With April Fool’s Day approaching, Florida Gators defensive line coach Chris Rumph indicated last week that he is no fan of tricks.
He has been burned before, which is why he is taking any signs of promise that Florida’s defense has showed him halfway through spring practice with a mountain of salt.
“They flash; they fool you,” said Rumph of his players. “[They]’re just like the girl I dated in high school. She told me she was gonna take me to the prom, and I’m getting my hair cut, trying to get my brother’s car, washing it up clean and all that stuff. I’m all excited about it … and then all of a sudden she calls and says, ‘I’m going to go with your best friend.’
“That’s how they are. They flash, they tell me they’re going to take me to the prom, but we haven’t gotten there yet.”
Yes, the Gators’ defense – which head coach Jim McElwain believes is well ahead of the offense to this point – is still a work in progress, according to Rumph. Florida will field arguably the nation’s best secondary in 2015, but he sees plenty of work ahead for the younger players in that unit as well as those in the defensive front seven.
“Some of the things we’re trying to teach those guys is to see the total picture and know not only your position but know what the other 10 guys are doing,” he explained. “The most important thing [is] they need to understand ‘why’. … That comes from not knowing the entirety of the defense and sort of being selfish. I heard a coach that I worked for before say, ‘He’s looking through a straw; he’s not seeing the big picture.’ Once [they] understands the ‘why,’ … they’ll stop doing so many things they’re doing and start making sense and start clicking. Then it’ll come together.”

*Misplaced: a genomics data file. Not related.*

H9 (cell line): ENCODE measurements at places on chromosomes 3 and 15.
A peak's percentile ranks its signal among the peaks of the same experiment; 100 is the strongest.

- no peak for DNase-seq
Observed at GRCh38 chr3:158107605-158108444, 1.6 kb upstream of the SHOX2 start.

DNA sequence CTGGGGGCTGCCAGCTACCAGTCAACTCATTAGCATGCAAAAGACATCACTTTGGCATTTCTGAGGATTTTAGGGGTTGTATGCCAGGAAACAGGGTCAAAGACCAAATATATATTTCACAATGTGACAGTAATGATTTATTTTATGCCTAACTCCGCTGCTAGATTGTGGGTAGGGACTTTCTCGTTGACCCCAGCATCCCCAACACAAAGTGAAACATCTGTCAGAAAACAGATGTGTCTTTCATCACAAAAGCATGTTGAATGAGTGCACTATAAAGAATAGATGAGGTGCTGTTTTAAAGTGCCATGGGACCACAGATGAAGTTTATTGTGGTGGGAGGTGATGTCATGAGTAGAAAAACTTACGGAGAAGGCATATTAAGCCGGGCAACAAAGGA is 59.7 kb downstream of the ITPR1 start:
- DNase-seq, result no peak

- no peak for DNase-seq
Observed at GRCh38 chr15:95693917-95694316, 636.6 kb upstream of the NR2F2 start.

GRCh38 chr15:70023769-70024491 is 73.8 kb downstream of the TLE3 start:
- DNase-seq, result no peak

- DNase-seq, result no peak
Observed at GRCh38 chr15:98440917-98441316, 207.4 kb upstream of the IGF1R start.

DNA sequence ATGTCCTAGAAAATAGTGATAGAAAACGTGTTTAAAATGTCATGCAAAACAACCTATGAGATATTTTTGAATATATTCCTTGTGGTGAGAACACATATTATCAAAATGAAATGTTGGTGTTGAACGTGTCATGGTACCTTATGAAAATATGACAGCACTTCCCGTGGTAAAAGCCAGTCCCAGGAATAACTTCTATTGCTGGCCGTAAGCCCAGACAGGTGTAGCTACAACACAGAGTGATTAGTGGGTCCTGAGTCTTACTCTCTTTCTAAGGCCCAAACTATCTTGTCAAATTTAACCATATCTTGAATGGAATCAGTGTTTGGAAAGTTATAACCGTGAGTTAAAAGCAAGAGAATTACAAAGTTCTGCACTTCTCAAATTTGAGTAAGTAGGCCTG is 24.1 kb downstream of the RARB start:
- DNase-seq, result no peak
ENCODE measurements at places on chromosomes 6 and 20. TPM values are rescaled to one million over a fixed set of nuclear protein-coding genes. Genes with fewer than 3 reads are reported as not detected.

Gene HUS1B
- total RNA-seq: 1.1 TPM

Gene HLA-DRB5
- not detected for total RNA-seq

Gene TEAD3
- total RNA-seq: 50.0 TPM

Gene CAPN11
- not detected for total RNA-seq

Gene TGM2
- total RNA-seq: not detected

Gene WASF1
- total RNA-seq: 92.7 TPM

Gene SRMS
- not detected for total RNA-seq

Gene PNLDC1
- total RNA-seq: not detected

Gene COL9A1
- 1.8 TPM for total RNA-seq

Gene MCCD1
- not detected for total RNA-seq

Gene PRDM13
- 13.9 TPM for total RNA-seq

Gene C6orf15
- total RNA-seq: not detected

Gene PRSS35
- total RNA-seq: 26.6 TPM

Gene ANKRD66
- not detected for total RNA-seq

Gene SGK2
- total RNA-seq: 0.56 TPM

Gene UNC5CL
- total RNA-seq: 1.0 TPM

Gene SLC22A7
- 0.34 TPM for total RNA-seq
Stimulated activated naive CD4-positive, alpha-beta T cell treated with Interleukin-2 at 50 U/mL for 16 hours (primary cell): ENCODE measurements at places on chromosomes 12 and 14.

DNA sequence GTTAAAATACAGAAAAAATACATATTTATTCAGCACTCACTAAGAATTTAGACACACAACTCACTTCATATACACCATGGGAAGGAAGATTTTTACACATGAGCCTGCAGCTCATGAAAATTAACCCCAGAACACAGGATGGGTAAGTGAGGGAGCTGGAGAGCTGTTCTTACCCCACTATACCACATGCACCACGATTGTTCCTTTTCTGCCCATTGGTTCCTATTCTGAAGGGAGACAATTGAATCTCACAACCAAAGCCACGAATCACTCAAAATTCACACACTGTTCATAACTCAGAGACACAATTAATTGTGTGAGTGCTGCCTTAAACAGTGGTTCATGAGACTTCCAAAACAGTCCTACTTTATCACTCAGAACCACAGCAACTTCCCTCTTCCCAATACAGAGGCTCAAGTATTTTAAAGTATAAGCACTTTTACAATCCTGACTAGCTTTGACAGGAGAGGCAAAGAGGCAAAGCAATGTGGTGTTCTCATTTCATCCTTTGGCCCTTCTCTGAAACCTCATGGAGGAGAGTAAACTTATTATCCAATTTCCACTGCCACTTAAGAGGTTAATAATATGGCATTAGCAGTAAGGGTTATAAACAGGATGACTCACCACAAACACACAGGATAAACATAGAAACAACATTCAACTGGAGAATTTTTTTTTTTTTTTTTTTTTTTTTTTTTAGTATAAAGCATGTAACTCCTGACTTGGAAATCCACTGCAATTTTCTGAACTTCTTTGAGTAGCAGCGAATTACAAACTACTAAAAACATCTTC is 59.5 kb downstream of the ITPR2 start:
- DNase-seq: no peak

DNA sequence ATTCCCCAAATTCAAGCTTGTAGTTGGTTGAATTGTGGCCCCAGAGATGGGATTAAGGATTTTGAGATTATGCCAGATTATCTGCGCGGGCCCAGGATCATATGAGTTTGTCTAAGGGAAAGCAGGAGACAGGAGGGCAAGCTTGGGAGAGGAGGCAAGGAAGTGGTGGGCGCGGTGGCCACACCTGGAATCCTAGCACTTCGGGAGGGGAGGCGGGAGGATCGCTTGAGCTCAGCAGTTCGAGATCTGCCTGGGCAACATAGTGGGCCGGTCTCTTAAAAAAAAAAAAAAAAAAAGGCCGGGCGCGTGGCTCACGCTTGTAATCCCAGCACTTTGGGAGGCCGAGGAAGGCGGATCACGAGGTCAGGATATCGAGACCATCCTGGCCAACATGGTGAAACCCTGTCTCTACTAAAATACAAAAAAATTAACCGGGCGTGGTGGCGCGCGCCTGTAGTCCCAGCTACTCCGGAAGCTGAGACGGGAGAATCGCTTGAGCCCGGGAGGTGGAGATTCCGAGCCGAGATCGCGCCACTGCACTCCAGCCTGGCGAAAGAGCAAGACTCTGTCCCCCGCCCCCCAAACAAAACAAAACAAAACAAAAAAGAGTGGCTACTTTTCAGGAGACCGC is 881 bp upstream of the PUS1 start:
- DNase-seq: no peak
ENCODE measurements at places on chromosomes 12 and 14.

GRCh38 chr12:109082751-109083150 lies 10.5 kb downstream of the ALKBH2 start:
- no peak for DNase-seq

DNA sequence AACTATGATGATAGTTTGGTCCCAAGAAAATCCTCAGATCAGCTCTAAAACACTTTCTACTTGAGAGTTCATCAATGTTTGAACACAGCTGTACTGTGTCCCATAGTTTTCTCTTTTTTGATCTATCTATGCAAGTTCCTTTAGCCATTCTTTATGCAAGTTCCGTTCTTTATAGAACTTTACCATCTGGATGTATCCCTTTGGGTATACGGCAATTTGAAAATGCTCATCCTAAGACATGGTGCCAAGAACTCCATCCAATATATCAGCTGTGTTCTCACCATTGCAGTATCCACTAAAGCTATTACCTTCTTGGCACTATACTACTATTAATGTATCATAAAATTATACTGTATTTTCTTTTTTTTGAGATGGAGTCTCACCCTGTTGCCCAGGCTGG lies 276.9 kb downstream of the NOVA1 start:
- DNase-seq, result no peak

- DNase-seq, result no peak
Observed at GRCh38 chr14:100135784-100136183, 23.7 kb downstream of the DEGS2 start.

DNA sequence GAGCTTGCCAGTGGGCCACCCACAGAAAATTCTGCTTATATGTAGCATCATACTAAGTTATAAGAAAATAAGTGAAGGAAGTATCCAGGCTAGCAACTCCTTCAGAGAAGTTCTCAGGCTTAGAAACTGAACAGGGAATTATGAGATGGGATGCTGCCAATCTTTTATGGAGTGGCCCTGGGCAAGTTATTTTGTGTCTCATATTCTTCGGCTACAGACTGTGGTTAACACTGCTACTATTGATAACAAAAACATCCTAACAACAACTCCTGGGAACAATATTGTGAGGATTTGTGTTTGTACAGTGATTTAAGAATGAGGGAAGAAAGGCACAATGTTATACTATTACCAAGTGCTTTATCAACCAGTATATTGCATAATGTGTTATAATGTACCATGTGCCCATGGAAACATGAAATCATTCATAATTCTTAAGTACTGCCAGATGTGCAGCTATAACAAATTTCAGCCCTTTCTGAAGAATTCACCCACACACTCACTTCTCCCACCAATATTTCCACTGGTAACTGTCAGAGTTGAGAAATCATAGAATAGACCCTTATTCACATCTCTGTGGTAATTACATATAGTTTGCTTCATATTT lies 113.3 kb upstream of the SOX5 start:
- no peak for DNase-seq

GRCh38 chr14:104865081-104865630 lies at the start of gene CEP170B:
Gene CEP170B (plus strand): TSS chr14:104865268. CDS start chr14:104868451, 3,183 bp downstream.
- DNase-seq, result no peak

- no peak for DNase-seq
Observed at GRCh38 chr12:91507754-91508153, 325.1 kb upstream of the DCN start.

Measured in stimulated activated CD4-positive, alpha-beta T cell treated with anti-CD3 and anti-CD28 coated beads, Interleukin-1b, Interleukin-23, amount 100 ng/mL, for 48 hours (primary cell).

Rumph made those comments coming off a question about defensive lineman Jonathan Bullard, who broke out late in 2014 but nevertheless decided to return for his senior season. He thinks Bullard needs to become more of a student of the game, one who needs to see the total defense in order to understand where he fits in to the Gators’ packages.
But Bullard is far from the only player Rumph was able to passionately break down last Friday, often times by delivering some hilarious and entertaining one-liners.
On 6-foot-5, 275-pound redshirt freshman Taven Bryan, who has been moved inside to defensive tackle: “Oh man, he brings energy. That’s my big Wyoming wildman. He’s a big ol’ caveman. You just want to use all his brute strength. But he’s athletic for a big guy. His football IQ is really, really low because he hasn’t played a lot of football. I don’t know how many great players come out of the state of Wyoming, but he could be up there – if there is one – he could be just as good as those guys once he learns the game, ‘cause everything right now is just new to him. I got him on Gerber baby food. I can’t even feed him table food yet; he’ll choke. But once he learns … he’s teeth are starting to come in and maybe we’ll feed him off the table before long.”
On redshirt sophomore DT Caleb Brantley: “Caleb has to push himself. He’s a very, very talented young man – very, very talented – but right now he’s mentally playing like a freshman. Sometimes he’s relying on his talent and his athletic ability to do things, and as a coach, one of the hardest things to do is to coach a guy up after he’s done something wrong but yet he’s had success. So he’s so result-oriented that’s all he sees. When I tell him, ‘Hey, look at your footwork here, look at where your eyes were, your hands were on this particular play.’ He blocks that out. The only thing he’s saying right now is, ‘Coach, you’re crazy. I just made a sack, I just made a tackle for a loss. That’s what you want!’ So I have to tell him, ‘Yeah, you get away with that against this guy but what if it’s LSU? What if it’s Georgia? What if it’s that other school? You may not have the success when you’re going up against someone who is just as talented as you are; it comes down to technique and fundamentals.”